Academic journal article Journal of Research in Childhood Education

Unique Contributions of Impulsivity and Inhibition to Prereading Skills in Preschoolers at Head Start

Academic journal article Journal of Research in Childhood Education

Unique Contributions of Impulsivity and Inhibition to Prereading Skills in Preschoolers at Head Start

Article excerpt

The goal of this study was to explore the relationship between temperament (specifically impulsivity and inhibition) and prereading skills (letter knowledge and print concepts) in preschool children from disadvantaged backgrounds. The participants in the study were 111 preschool children with a mean age of 58.09 months (SD = 5.80) attending Head Start. Results from hierarchical multiple regression analyses indicated that lower levels of impulsivity (consisting of persistence, negative emotionality, and activity-level characteristics) and lower levels of inhibition made unique contributions to higher letter knowledge and print concepts skills. Theoretical implications for early childhood education and directions for future research are highlighted.

Keywords: early literacy, emotion regulation, preschool literacy, preschool education

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Policymakers, educators, and parents have become increasingly interested in early literacy skills development, due to an accumulating body of longitudinal research linking successful early literacy skills attainment to later academic achievement (Cunningham & Stanovich, 1997; Denton & West, 2002; Lonigan, Burgess, & Anthony, 2000). Prereading skills include such concepts as letter knowledge, phonological awareness, understanding of print, and language skills. To better understand prereading skills development, it is important to examine child characteristics that may enhance or inhibit children's early academic learning. The current study was designed to replicate and extend the results of Coplan, Barber, and Lagace-Seguin (1999), which suggested that temperamental characteristics related to impulsivity play an important role in early academic Success.

Prereading skills are delineated by two main categories, oral language skills and code-related skills, both of which are necessary for later reading success (Storch & Whitehurst, 2002). Oral language skills include expressive and receptive vocabulary, grammatical rules, and narrative structure, whereas code-related skills include alphabet knowledge, phonological awareness, letter-sound correspondence, and knowledge of print concepts. Both sets of skills appear to be highly associated during the preschool years, but their individual importance in the development of literacy seems to occur at different times during the pre- and early-reading years (Storch & Whitehurst, 2002; Whitehurst & Lonigan, 1998).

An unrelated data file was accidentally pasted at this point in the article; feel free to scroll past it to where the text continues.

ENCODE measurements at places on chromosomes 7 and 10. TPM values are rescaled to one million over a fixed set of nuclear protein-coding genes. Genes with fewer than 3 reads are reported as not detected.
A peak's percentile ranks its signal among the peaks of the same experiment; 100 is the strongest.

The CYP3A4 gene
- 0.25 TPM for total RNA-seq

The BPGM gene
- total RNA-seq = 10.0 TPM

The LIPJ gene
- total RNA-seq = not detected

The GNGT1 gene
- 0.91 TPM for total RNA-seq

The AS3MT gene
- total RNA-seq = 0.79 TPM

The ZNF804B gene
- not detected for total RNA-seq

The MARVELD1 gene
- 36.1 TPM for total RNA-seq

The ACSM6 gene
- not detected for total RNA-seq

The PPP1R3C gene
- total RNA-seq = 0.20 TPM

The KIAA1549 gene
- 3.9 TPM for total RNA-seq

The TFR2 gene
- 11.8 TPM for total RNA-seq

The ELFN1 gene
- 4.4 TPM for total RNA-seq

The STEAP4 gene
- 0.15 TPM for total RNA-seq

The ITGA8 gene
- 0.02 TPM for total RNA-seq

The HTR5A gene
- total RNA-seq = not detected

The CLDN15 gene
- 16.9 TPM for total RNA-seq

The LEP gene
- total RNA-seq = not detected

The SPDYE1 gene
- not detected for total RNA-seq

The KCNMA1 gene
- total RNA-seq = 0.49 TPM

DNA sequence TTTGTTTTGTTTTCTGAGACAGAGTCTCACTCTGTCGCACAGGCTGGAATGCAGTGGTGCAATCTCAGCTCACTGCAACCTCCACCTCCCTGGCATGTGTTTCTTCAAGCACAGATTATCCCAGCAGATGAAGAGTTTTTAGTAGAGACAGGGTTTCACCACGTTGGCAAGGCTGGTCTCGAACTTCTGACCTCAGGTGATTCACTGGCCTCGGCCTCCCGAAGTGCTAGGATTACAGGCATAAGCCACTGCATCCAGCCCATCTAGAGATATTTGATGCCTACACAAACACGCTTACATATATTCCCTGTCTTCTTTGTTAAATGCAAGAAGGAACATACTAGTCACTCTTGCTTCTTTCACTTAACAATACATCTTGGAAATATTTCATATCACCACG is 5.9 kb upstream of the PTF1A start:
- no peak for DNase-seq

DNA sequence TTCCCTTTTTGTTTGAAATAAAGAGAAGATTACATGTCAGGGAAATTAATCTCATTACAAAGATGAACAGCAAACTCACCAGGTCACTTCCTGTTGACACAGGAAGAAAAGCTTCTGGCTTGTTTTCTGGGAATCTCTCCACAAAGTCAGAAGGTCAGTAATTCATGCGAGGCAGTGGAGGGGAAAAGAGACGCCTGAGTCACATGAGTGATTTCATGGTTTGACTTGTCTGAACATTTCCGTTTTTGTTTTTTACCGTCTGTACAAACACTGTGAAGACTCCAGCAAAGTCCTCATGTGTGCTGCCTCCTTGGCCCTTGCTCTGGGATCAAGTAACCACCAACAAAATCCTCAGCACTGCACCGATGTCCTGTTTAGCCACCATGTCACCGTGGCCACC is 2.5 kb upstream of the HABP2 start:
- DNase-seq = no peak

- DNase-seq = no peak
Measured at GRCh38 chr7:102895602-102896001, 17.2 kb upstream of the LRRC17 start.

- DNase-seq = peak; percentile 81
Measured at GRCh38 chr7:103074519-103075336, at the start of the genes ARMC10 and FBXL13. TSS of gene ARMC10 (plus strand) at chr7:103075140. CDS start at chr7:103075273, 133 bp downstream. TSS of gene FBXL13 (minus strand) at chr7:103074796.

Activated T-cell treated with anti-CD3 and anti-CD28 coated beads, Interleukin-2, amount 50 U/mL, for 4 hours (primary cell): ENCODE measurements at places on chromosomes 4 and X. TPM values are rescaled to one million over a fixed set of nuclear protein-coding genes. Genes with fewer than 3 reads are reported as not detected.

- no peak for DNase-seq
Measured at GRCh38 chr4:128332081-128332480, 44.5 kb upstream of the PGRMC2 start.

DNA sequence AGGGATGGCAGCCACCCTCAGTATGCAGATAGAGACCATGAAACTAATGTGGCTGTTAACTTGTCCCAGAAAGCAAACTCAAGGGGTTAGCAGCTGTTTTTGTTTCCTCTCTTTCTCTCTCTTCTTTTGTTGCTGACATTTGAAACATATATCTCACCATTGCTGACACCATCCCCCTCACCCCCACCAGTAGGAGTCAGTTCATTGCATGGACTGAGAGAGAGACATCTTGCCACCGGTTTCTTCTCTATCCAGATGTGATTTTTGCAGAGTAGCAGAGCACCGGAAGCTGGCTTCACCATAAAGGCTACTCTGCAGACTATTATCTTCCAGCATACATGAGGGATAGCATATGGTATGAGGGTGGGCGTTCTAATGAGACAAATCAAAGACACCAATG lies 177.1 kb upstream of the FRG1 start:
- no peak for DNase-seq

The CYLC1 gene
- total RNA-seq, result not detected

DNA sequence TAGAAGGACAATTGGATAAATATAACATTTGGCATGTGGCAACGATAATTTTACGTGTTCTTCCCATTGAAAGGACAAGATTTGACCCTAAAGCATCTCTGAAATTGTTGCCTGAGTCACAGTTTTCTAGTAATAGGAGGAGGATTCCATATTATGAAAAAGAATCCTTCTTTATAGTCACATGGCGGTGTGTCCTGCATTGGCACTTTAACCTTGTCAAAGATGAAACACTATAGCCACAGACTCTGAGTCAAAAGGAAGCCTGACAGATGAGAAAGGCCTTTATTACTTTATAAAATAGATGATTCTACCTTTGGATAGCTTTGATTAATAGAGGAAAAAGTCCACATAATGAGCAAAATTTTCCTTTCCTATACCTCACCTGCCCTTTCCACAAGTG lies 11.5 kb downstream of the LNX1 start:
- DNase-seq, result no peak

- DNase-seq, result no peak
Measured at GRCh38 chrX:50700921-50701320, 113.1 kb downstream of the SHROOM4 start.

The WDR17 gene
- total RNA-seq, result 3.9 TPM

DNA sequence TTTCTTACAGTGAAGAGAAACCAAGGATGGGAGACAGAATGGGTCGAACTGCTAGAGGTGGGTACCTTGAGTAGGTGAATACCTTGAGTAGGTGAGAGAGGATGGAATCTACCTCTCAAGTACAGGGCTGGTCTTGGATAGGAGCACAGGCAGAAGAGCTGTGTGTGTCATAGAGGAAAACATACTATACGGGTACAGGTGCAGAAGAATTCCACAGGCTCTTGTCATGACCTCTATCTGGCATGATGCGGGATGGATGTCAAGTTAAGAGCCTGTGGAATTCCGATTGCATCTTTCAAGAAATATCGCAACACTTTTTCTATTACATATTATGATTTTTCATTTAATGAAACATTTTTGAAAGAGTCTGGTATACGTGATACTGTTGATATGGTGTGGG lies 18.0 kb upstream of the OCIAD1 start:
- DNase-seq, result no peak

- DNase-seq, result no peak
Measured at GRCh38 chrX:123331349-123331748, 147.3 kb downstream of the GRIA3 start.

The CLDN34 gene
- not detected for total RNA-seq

Several studies of the relationship between prereading skills and later reading have found early code-related skills to be especially important in predicting later reading outcomes (e.g., Adams, 1990; Hammill, 2004; Puolakanaho et al., 2008; Schatschneider, Fletcher, Francis, Carlson, & Foorman, 2004). For example, data summarized by Adams (1990) across multiple studies indicates that letter knowledge and phonological processing skills are most often the strongest predictors of superior reading skills in elementary school. In a study by Blaiklock (2004), letter knowledge in 5-year-olds was highly predictive of later reading success. Additionally, the relationship between early phoneme awareness and later reading was reduced to nonsignificant levels when taking children's letter knowledge into account, suggesting that letter knowledge could be an important explanatory agent in the established relationship between phonological awareness and reading skills in young children. In addition to letter knowledge, print concept awareness is another important factor in learning to read (e.g., Snow, Burns, & Griffin, 1998). Print concepts include the knowledge of why one reads, how print is organized in text, and how one can make meaning from print (Justice, Pullen, & Pence, 2008). Longitudinal research suggests that print concept awareness is a vital prereading skill (Storch & Whitehurst, 2002).

Of particular interest in prereading skills research are children from low-income homes, because there is strong evidence linking family socioeconomic status (SES) to children's early literacy skill development (see Bradley & Corwyn, 2002). …

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